Bad Science review

Upon initiating the design of my YalBad Sciencee College Residential seminar class, Biomedical Science in the Media, I scoured the interwebs for good and bad science reporting.  One of the notable sites I came across, which later served as an inspiration for this blog, was Ben Goldacre’s Bad Science website.  In his blog, Dr. Goldacre discusses and discredits science that is inappropriately reported and often misconstrued in the news.  Along the way he presents the facts, if they are known, and highly educated conjecture if they aren’t.  Goldacre is also an active broadcaster, campaigner, medical doctor, and academic that still manages to find the time to update his blog and write books.  His first book, Bad Science, has sold over 500,000 copies worldwide and just happened to be on my personal summer reading list.

This summer, I read the most recent version of Bad Science, copyright 2010 (the one with the blue cover).  This edition includes a new chapter, The Doctor Will Sue You Now, which was left out of the original British edition due to ongoing litigation with the titular doctor.  This chapter was one also of the most entertaining in the book because of its personal influence on Dr. Goldacre’s life in addition to the social ramifications of Dr. Matthias Rath’s vitamin campaign to end the AIDS epidemic.  First, let’s be clear, I am not advocating against multivitamins as supplements to a healthy lifestyle.  Although Goldacre spends a fair amount of time discussing the lack of scientific validity on the use of multivitamins and other homeopathies, daily vitamin supplements may very well promote better health in those lacking these nutritional components in their diet.  However, Matthias Rath takes his multivitamin stance way, way too far with quotes like:

“Why should South Africans continue to be poisoned with AZT?  There is a natural answer to AIDS.”

“[Antiretroviral therapies] are not improving but rather worsening immune deficiencies and expanding the AIDS epidemic.”

“Multivitamin treatment is more effective than any toxic AIDS drug.”
(All quotes attributed to Matthias Rath from Ben Goldacre’s Bad Science)

Tragically, the former president of South Africa, Thabo Mbeki, was a known AIDS dissident and was all too eager to absorb this information from Rath.  Furthermore, shortly thereafter, the South African government went so far as to claim that HIV was not the cause of AIDS.  There is no doubt today that this political stance cost South Africa many lives as HIV continued to circulate and the progression to AIDS in the absence of antiretroviral treatment was swift.  Importantly, towards his goal of rectifying bad science reporting, Goldacre also makes note of Rath’s “scientific” claims of vitamin efficacy in the battle against AIDS.  This scientific reporting came in the form of paid advertisements in mainstream media outlets such at The New York Times and the Herald Tribune.  Unfortunately, these claims were entirely misconstrued from a study demonstrating that fewer HIV-infected pregnant women taking vitamins were severely ill or dead compared to women in the placebo group…yay for multivitamins!  The patient groups in this particular study are almost negligible; the study, in no way shape or form, compared vitamins to antiretroviral treatments.  Thus, to conclude that multivitamins were better than antiretrovirals was absolutely absurd.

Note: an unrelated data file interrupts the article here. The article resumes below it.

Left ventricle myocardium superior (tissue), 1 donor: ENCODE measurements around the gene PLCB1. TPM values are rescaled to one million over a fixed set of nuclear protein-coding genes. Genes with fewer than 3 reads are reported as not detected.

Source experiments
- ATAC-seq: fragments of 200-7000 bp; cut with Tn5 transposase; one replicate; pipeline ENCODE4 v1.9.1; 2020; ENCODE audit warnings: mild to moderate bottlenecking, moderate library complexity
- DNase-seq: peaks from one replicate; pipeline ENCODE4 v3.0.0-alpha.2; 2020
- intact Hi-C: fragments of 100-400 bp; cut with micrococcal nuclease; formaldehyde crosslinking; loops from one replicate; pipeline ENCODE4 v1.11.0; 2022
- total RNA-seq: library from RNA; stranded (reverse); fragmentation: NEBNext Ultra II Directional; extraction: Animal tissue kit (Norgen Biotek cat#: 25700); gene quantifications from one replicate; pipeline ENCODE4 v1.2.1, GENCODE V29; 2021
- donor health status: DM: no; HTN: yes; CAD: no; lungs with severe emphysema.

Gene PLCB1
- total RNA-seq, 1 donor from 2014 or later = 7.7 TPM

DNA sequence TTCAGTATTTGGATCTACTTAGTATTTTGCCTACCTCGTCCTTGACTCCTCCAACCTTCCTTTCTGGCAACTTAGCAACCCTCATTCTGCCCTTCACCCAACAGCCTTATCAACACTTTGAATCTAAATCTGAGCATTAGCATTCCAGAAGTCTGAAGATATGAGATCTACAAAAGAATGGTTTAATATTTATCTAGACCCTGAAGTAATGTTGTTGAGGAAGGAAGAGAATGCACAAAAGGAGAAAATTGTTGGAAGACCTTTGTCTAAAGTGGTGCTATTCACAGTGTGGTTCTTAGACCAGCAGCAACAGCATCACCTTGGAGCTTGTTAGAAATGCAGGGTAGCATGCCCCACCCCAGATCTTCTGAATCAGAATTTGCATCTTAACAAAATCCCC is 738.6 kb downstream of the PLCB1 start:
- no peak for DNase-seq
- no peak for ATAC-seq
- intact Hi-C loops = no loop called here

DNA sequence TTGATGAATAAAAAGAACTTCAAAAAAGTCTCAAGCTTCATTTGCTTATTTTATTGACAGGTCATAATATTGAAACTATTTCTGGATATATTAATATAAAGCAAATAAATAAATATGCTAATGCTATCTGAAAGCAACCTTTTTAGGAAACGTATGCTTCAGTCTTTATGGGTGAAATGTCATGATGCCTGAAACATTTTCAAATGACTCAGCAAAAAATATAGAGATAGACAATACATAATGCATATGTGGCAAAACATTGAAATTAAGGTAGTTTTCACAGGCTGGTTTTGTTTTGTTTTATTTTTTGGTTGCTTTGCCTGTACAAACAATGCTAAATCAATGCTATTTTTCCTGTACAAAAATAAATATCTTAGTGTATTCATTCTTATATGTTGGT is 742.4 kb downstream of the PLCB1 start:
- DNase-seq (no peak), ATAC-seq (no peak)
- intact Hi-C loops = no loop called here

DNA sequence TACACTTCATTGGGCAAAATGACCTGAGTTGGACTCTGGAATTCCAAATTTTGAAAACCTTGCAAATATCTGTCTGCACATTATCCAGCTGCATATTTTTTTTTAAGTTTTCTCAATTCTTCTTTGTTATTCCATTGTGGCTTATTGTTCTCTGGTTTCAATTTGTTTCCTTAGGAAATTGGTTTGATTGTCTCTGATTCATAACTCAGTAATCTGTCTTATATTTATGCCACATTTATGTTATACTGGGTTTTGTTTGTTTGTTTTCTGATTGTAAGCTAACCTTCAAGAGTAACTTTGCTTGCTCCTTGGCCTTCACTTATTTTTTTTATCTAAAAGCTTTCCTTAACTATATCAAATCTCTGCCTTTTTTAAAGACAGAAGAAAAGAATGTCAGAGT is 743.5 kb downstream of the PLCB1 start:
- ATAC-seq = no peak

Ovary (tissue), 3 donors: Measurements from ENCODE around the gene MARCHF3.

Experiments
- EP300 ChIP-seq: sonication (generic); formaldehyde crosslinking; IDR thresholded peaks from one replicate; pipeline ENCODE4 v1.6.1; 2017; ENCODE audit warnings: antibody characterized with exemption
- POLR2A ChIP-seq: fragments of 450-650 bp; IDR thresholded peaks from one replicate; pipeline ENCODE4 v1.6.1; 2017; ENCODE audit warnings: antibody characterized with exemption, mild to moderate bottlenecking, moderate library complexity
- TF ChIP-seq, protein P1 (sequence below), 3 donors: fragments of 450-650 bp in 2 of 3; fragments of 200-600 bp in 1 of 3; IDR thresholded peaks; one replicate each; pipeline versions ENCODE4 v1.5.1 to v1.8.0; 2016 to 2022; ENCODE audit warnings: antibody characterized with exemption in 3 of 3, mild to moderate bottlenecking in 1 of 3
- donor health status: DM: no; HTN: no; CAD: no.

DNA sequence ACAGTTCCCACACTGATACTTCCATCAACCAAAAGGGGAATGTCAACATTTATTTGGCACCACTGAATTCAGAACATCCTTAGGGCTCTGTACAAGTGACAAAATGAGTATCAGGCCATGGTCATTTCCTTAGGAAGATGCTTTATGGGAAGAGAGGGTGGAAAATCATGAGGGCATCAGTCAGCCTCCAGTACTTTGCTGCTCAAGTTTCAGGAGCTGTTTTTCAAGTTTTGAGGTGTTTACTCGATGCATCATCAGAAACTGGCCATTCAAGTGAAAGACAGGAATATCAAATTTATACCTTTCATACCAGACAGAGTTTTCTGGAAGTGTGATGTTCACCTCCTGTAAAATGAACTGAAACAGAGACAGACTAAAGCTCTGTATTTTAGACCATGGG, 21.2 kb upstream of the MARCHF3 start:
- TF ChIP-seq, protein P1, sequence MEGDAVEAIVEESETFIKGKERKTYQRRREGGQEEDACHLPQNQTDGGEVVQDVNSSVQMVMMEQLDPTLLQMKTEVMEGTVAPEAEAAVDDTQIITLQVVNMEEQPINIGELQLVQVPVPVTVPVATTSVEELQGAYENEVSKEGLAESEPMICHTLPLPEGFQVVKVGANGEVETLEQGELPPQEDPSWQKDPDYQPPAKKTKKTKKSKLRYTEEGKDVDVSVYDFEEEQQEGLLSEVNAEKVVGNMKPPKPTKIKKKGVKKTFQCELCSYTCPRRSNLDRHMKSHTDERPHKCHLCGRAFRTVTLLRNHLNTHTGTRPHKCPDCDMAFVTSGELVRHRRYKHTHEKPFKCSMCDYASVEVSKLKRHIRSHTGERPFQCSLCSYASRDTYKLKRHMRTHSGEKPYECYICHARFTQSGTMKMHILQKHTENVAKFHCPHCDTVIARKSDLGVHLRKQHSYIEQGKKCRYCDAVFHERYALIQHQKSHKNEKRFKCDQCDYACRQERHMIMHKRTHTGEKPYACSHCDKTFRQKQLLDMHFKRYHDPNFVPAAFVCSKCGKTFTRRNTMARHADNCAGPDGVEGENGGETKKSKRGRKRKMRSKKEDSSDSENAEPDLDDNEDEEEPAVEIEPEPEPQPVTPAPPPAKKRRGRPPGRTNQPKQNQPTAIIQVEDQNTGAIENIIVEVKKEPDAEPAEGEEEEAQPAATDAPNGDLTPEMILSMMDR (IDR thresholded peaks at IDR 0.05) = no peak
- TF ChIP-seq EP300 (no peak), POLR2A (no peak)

Another favorite science media mishap of mine, and a focus of another chapter in Bad Science, is the infamous MMR hoax.  I won’t go into detail here because I plan to write more about this particular form of misinformation in other posts as the so-called “anti-vaxers” have taken over and continue to misconstrue information about vaccine safety.  However, I applaud Goldacre for highlighting U.K. Prime Minister Tony Blair’s role in perpetuating the hysteria by withholding vaccinations for his son.

I’ve always wondered why the anti-vaxers, organic Whole Foods nutters, and those opposed to the use of stem cells in research always seemed like highly educated liberals with many of the same ideals as myself.  The Bad Science chapter 10 – Why Clever People Believe Stupid Things was rather enlightening in this regard.  First, Goldacre discusses our inherent biases to prove what we already believe.  Unfortunately a high school science education (or even one including a few college courses) does not break down these biases and rebuild them with scientific reasoning the way it does for someone with an advanced science degree.  Perhaps then we should be looking to restructure basic science education.  Please go read this for more insight into why I think we are failing in STEM education.  One easily implemented improvement that I propose today is to add Bad Science to the mandatory reading for all graduating high school students.

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